Topic: Tutelo

Tutelo Indians

Tutelo Tribe: Significance unknown but used by the Iroquois, who seem to have taken it from some southern tongue. Also called: Kattera, another form of Tutelo. Shateras, a third form of the name. Tutelo Connections. The Tutelo belonged to the Siouan linguistic family, their nearest connections being the Saponi and probably the Monacan. Tutelo Location. The oldest known town site of the Tutelo was near Salem, Va., though the Big Sandy River at one time bore their name and may have been an earlier seat. (See also North Carolina, New York, and Pennsylvania.) Tutelo History. In 1671 Fallam and Batts (1912) visited the town above mentioned. Some years later the Tutelo moved to an island in Roanoke River just above the Occaneechi, but in 1701 Lawson found them still farther southwest, probably about the headwaters of the Yadkin (Lawson, 1860). From that time forward they accompanied the Saponi until the latter tribe separated from them at Niagara as above noted. In 1771 they were settled on the east side of Cayuga Inlet about 3 miles from the south end of the lake. This village was destroyed by Sullivan in 1779, but the Tutelo continued to live among the Cayuga sufficiently apart to retain their own language until 1898, when the last individual who could speak it fluently died. A certain amount of Tutelo blood flows in the veins of...

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The Saponi and Tutelo Indians

The Tutelo and Saponi tribes must be considered together. Their history under either name begins in 1670. As already stated, Monahassanugh and Nahyssan are other forms of Yesan, the name given to themselves by the last surviving Tutelo, and which seems to have been the generic term used by all the tribes of this connection to designate them as a people. The name Saponi (Monasickapanough?) was generally limited to a particular tribe or aggregation of tribal remnants, while the Iroquois name Tutelo, Totero, or Todirich-roone, in its various forms, although commonly used by the English to designate a particular tribe, was really the generic Iroquois term for all the Siouan tribes of Virginia and Carolina, including even the Catawba. In 1722 the remnants of all the tribes of Virginia and the adjacent parts of Carolina, included under this general designation by the Iroquois, had been gathered at Fort Christanna and were commonly known collectively as Christanna Indians or Saponi. After their removal to the Iroquois country in the north the Iroquois collective term, Tutelo, became more prominent. In deference to Hale, who first established their Siouan affinity, we have chosen to use the form Tutelo, although Totero is more in agreement with the old authorities. With the Iroquois it takes the tribal suffix rone, as Todirich roone. Hale states that, so far as known, the name has no meaning...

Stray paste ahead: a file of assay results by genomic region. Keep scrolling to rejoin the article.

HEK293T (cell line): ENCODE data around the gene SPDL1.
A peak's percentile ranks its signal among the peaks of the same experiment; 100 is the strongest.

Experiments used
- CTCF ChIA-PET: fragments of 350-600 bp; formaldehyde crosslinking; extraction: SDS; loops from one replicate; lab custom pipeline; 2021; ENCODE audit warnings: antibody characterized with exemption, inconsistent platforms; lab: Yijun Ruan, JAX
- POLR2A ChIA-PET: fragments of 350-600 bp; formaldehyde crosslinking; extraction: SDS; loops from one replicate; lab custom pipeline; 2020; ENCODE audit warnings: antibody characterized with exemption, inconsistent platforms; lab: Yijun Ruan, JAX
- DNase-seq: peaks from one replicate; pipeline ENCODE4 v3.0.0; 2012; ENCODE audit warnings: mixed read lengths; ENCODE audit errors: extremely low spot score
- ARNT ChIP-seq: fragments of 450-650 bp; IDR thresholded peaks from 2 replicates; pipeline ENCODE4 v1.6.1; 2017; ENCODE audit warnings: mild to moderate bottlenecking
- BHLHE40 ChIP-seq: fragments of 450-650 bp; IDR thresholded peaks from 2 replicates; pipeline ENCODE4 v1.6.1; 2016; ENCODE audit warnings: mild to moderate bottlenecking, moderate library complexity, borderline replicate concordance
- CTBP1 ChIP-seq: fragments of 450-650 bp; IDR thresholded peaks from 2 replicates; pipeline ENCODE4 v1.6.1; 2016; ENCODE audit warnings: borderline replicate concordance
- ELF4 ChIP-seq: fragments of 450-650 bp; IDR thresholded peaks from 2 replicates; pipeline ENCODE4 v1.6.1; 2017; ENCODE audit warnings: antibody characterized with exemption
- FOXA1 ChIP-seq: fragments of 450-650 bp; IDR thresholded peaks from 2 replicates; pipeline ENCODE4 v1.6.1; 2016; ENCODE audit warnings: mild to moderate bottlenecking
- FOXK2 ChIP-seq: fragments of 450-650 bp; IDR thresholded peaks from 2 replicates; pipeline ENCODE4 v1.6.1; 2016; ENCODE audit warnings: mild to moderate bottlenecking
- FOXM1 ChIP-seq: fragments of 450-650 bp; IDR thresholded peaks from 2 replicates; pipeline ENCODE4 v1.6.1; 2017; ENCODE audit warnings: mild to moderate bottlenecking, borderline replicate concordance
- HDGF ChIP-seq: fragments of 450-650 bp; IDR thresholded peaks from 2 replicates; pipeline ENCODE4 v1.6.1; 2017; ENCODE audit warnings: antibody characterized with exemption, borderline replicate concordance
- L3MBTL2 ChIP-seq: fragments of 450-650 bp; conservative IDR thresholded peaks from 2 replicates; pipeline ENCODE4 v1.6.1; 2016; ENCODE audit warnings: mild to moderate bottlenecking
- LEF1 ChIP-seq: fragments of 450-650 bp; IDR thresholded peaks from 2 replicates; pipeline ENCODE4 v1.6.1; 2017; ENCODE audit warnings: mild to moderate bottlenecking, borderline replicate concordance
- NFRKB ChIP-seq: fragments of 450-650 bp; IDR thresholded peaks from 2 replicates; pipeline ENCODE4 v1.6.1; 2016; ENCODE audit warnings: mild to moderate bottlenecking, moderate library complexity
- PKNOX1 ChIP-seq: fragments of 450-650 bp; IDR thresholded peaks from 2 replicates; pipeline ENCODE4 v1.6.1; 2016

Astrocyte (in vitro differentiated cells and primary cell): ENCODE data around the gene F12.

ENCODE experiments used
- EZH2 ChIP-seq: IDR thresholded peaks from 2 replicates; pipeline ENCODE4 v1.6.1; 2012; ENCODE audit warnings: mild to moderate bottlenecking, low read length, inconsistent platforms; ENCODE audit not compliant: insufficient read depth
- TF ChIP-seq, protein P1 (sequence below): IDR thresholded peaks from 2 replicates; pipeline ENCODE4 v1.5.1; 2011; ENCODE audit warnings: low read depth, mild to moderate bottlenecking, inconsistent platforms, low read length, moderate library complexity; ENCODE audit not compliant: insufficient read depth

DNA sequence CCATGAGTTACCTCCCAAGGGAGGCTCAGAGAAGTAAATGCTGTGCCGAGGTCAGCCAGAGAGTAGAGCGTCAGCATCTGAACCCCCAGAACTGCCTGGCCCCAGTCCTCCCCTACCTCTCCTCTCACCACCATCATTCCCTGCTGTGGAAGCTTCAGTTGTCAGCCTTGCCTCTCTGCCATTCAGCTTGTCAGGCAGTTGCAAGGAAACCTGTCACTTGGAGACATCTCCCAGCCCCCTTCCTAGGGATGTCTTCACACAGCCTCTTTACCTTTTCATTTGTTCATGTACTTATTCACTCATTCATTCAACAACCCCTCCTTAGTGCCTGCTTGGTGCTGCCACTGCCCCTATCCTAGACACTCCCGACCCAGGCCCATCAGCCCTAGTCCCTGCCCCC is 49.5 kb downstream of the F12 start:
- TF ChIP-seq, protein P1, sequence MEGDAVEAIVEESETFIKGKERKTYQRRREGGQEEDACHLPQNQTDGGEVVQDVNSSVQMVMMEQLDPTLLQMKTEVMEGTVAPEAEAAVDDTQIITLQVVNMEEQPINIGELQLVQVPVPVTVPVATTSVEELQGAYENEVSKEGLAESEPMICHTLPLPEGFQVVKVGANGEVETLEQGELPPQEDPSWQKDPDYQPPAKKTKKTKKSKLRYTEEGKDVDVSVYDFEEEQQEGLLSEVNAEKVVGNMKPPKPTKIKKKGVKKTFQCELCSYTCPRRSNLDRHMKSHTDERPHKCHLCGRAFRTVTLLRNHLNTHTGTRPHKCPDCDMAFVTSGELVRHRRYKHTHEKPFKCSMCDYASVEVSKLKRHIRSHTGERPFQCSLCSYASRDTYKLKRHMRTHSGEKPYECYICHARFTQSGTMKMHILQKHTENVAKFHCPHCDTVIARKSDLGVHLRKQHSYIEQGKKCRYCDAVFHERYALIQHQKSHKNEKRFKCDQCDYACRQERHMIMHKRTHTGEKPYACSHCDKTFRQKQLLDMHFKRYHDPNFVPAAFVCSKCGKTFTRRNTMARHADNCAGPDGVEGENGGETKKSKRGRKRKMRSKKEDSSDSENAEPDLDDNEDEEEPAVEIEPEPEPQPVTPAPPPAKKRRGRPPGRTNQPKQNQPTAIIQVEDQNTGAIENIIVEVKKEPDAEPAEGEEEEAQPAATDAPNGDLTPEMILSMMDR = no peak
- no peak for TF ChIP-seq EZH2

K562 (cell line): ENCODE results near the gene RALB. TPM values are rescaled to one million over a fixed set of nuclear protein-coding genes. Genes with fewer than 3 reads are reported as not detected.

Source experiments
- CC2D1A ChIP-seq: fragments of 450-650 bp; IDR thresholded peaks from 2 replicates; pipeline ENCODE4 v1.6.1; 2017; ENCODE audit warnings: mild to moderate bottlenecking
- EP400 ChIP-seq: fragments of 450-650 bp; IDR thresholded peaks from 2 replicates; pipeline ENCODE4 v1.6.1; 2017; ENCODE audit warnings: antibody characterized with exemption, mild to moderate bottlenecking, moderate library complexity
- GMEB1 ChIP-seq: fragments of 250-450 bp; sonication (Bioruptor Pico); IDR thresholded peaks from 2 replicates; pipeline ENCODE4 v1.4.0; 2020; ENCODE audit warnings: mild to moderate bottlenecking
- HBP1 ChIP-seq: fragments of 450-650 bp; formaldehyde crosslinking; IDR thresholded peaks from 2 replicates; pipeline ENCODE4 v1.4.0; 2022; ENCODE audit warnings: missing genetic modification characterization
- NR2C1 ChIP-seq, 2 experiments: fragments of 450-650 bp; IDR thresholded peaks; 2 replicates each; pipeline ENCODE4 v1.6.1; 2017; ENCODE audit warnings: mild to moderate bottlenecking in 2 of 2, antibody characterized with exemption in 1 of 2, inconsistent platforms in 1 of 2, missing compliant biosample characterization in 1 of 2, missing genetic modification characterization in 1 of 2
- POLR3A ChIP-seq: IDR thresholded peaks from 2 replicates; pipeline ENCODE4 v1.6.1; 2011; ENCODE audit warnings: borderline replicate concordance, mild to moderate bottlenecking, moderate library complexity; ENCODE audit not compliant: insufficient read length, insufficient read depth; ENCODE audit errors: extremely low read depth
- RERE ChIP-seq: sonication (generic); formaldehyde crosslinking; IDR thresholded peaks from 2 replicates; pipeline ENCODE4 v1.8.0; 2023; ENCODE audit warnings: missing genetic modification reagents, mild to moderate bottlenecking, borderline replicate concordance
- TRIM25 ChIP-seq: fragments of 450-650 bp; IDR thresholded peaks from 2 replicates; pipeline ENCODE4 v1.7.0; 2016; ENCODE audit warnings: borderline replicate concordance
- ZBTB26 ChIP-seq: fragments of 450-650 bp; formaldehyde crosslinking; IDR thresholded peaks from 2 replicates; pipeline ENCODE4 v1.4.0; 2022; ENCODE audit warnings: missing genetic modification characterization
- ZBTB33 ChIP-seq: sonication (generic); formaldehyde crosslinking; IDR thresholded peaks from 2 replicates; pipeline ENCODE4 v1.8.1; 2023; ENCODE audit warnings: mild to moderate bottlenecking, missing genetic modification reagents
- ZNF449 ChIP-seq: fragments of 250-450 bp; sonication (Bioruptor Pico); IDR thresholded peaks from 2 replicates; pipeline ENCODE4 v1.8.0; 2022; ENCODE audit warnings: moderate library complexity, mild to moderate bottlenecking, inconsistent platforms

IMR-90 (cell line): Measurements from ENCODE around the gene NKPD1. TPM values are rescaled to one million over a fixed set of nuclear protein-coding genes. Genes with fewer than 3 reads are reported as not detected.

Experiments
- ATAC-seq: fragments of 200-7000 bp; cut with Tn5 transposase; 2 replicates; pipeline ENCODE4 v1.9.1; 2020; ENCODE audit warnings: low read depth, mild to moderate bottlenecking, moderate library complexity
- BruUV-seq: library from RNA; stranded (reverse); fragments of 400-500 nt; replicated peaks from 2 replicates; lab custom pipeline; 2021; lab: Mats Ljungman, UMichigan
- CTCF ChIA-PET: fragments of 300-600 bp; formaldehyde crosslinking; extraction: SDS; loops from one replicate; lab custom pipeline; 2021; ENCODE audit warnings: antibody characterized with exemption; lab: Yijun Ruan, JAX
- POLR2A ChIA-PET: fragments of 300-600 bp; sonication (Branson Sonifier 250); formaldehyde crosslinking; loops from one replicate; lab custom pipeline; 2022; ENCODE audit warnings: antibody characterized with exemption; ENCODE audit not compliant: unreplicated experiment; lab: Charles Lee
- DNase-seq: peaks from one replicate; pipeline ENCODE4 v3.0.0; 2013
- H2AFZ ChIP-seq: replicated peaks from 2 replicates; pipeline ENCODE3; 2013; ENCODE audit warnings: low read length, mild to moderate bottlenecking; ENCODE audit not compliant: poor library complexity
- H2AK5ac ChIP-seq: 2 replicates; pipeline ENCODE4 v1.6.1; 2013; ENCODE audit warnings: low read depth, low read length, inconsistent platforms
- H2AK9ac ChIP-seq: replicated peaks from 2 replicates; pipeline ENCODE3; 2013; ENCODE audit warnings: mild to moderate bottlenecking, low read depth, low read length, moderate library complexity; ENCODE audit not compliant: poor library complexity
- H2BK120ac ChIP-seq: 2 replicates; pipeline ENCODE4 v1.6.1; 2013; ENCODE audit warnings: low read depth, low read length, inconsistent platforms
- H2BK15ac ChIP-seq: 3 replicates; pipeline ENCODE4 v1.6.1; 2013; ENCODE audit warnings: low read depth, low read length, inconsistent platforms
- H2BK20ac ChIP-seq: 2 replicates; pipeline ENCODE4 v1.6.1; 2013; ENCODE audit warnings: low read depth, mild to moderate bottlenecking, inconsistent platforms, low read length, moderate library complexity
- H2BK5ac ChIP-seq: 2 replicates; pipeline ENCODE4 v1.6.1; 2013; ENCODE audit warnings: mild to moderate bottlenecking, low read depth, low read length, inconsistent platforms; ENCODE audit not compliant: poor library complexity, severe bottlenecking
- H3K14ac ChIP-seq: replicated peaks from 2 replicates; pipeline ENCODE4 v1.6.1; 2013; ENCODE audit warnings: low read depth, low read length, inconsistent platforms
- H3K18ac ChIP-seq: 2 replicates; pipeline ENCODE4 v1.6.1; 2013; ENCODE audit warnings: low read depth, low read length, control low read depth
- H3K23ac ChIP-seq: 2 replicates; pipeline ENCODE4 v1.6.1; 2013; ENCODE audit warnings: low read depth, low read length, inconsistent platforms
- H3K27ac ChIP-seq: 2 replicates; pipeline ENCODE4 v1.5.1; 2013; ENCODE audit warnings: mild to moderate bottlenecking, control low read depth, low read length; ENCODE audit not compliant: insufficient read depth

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Tutelo Tribe

Tutelo Indians. One of the eastern Siouan tribes, formerly living in Virginia and North Carolina, but now extinct. Hale first made it known that the Tutelo language pertained to the Siouan stock, a discovery which, followed by the investigations of Gatschet, Mooney, and J. O. Dorsey, brought to light the fact that a considerable group of Siouan tribes formerly inhabited the piedmont region of Virginia and the Carolinas.

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